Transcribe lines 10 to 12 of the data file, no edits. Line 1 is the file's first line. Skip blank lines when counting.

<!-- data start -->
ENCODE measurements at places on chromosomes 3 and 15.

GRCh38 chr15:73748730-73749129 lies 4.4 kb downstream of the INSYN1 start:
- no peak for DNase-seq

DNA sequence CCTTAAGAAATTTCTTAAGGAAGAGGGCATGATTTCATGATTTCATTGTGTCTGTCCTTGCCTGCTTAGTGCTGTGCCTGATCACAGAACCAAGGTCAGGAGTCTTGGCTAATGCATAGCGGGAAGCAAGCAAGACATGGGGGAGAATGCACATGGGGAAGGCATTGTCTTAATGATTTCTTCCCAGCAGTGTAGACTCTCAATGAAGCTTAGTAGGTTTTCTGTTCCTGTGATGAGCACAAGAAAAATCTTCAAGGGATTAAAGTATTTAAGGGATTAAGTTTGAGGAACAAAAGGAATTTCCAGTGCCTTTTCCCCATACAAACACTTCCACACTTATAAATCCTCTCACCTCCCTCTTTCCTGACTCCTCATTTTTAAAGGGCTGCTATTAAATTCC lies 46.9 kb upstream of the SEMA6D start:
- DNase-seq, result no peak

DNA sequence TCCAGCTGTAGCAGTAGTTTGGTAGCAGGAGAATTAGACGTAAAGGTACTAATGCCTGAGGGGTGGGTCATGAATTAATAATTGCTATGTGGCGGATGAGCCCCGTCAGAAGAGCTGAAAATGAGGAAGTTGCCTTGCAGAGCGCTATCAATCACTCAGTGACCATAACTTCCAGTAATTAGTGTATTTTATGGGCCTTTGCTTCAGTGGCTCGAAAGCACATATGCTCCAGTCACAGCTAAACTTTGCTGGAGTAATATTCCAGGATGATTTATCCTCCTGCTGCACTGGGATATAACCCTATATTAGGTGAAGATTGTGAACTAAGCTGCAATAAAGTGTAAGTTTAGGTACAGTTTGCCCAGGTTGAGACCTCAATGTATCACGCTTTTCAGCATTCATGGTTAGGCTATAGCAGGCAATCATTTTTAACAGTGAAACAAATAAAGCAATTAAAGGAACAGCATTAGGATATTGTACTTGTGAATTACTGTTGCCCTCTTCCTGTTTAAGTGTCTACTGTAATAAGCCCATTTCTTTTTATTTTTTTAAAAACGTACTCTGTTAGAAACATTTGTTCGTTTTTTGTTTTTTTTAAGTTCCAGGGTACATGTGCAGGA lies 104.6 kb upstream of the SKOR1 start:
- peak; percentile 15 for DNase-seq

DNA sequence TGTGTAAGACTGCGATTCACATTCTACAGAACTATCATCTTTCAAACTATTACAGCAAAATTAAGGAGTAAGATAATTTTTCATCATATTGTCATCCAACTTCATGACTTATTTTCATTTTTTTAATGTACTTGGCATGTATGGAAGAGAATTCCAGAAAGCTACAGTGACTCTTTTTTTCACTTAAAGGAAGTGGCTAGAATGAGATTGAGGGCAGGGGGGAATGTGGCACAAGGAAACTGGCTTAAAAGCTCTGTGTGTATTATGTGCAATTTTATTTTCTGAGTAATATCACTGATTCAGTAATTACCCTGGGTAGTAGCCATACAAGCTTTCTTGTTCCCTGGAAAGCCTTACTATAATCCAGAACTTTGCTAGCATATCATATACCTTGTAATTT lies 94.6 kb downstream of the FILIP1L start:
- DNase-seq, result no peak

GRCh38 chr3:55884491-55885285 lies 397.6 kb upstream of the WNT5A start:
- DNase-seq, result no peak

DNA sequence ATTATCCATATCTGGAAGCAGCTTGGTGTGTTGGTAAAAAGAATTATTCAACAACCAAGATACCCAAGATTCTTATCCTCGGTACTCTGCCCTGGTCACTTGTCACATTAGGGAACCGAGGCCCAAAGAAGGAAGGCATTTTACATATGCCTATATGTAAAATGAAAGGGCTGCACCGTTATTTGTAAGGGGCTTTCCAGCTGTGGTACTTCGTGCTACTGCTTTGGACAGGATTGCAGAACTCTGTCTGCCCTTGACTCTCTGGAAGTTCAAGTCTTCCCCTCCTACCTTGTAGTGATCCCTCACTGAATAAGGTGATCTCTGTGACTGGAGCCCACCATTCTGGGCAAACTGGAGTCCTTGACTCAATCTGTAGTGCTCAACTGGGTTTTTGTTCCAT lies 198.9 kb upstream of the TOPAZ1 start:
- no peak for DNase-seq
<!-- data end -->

GRCh38 chr3:55884491-55885285 lies 397.6 kb upstream of the WNT5A start:
- DNase-seq, result no peak

DNA sequence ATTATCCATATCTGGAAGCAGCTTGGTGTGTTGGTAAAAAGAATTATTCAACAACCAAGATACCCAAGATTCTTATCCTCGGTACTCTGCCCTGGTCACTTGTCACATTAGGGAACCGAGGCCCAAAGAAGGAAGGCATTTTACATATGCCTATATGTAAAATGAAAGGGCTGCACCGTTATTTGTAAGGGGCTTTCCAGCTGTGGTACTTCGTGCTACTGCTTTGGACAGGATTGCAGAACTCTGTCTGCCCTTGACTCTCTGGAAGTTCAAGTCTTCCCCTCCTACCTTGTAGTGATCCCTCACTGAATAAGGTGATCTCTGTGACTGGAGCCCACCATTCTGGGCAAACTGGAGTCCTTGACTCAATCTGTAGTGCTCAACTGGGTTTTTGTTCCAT lies 198.9 kb upstream of the TOPAZ1 start: